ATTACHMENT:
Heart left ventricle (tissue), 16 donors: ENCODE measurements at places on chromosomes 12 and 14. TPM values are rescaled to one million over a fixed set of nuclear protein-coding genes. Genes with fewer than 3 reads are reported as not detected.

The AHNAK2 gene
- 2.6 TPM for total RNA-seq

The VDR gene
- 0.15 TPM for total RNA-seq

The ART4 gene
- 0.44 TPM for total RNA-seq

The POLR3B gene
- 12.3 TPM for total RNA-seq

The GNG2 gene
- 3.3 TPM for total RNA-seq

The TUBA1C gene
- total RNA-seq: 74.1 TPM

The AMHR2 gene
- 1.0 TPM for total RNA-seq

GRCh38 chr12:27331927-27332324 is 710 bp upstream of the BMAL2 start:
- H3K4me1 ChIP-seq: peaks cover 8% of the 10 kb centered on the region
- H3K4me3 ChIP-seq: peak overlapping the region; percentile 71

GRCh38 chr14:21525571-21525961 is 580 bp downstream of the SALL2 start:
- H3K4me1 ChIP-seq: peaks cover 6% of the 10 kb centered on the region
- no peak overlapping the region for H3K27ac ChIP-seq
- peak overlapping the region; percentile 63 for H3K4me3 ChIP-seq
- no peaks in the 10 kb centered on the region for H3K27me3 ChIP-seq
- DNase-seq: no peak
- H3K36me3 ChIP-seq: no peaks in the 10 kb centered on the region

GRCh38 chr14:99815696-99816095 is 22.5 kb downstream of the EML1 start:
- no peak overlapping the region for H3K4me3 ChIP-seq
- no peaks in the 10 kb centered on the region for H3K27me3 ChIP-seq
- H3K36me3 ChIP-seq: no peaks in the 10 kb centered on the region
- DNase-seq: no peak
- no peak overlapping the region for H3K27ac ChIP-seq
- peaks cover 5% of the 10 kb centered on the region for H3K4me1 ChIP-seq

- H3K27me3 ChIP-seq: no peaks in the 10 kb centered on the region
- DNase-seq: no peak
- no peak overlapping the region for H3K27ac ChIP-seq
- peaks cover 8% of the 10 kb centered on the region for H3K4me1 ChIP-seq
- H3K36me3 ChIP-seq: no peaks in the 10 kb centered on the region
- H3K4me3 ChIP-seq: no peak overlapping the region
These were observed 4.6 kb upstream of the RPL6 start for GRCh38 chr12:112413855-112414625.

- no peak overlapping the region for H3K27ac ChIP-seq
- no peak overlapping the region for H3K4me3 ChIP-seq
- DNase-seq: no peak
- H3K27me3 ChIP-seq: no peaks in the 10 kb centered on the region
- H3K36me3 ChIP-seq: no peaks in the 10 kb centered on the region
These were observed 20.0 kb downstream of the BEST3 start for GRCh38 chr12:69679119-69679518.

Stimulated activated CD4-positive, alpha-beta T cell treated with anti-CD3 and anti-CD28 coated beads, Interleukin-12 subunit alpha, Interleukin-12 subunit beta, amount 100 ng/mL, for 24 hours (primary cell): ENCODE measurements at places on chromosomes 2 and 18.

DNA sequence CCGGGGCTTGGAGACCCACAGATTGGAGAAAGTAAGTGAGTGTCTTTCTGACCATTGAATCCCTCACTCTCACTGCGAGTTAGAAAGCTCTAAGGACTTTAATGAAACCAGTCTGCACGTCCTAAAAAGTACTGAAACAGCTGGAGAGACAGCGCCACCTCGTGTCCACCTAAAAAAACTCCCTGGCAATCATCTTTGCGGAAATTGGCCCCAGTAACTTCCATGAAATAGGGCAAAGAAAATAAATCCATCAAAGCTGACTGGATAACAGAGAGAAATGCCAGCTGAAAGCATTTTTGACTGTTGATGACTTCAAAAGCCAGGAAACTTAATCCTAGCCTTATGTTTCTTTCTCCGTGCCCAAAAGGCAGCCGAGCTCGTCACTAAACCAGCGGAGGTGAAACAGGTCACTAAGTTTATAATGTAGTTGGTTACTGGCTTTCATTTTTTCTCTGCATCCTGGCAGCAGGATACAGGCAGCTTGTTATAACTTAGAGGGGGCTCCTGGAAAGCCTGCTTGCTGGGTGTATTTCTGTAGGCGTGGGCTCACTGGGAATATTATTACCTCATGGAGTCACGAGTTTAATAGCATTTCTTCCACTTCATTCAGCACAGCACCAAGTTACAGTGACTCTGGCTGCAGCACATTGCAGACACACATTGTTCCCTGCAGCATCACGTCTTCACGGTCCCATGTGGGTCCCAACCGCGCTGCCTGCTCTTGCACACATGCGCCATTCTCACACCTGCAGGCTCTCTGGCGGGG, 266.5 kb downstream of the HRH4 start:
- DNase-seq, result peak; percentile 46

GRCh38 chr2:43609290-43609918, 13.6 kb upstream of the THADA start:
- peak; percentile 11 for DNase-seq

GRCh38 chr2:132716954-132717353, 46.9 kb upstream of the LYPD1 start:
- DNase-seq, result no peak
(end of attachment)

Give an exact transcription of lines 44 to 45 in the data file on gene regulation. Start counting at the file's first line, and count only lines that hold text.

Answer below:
- H3K36me3 ChIP-seq: no peaks in the 10 kb centered on the region
These were observed 20.0 kb downstream of the BEST3 start for GRCh38 chr12:69679119-69679518.